If this corrosion layer is allowed to form, a larger temperature difference will be required
between the coolant and fuel to maintain the same heat flux. Therefore, operation at the same
power level will cause higher fuel temperatures after the buildup of corrosion products and crud.
The important information in this chapter is summarized below:
Heat Generation Summary
The power generation process in a nuclear core is directly proportional to the
fission rate of the fuel and the thermal neutron flux present.
The thermal power produced by a reactor is directly related to the mass flow rate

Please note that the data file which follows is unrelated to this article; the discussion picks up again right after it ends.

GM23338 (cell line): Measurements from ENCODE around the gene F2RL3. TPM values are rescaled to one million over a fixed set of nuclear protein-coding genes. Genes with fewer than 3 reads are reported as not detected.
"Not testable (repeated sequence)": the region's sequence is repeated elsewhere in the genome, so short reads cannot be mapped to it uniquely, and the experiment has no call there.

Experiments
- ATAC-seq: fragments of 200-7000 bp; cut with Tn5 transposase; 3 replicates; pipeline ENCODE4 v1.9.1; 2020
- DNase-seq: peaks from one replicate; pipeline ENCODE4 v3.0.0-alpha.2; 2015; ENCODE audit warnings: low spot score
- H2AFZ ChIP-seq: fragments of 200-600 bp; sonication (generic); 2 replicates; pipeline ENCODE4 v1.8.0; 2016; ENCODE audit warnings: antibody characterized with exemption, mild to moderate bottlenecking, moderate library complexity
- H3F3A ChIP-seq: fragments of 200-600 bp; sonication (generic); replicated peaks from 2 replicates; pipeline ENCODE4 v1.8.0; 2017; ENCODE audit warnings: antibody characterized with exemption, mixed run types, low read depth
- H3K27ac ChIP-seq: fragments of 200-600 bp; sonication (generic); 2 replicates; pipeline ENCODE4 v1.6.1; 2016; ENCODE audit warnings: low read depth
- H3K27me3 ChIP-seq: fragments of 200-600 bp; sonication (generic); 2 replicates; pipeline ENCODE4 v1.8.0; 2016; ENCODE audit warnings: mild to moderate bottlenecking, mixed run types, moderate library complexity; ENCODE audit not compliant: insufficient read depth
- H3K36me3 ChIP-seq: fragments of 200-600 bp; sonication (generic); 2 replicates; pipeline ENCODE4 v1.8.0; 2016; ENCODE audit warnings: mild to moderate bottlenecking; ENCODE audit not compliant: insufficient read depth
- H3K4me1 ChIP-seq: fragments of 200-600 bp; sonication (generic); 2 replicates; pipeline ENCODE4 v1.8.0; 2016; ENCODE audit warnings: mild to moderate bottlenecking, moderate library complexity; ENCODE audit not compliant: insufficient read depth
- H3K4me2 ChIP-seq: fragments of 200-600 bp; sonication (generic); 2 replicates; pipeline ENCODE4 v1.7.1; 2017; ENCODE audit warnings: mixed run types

of the reactor coolant and the temperature difference across the core.
The nuclear enthalpy rise hot channel factor is the ratio of the total kW heat
generation along a fuel rod with the highest total kW, to the total kW of the
average fuel rod.
The average linear power density in the core is the total thermal power divided
by the active length of the fuel rods.
The nuclear heat flux hot channel factor is the ratio of the maximum heat flux
expected at any area to the average heat flux for the core.
The total heat output of a reactor core is called the heat generation rate.
The heat generation rate divided by the volume of fuel will give the average
volumetric thermal source strength.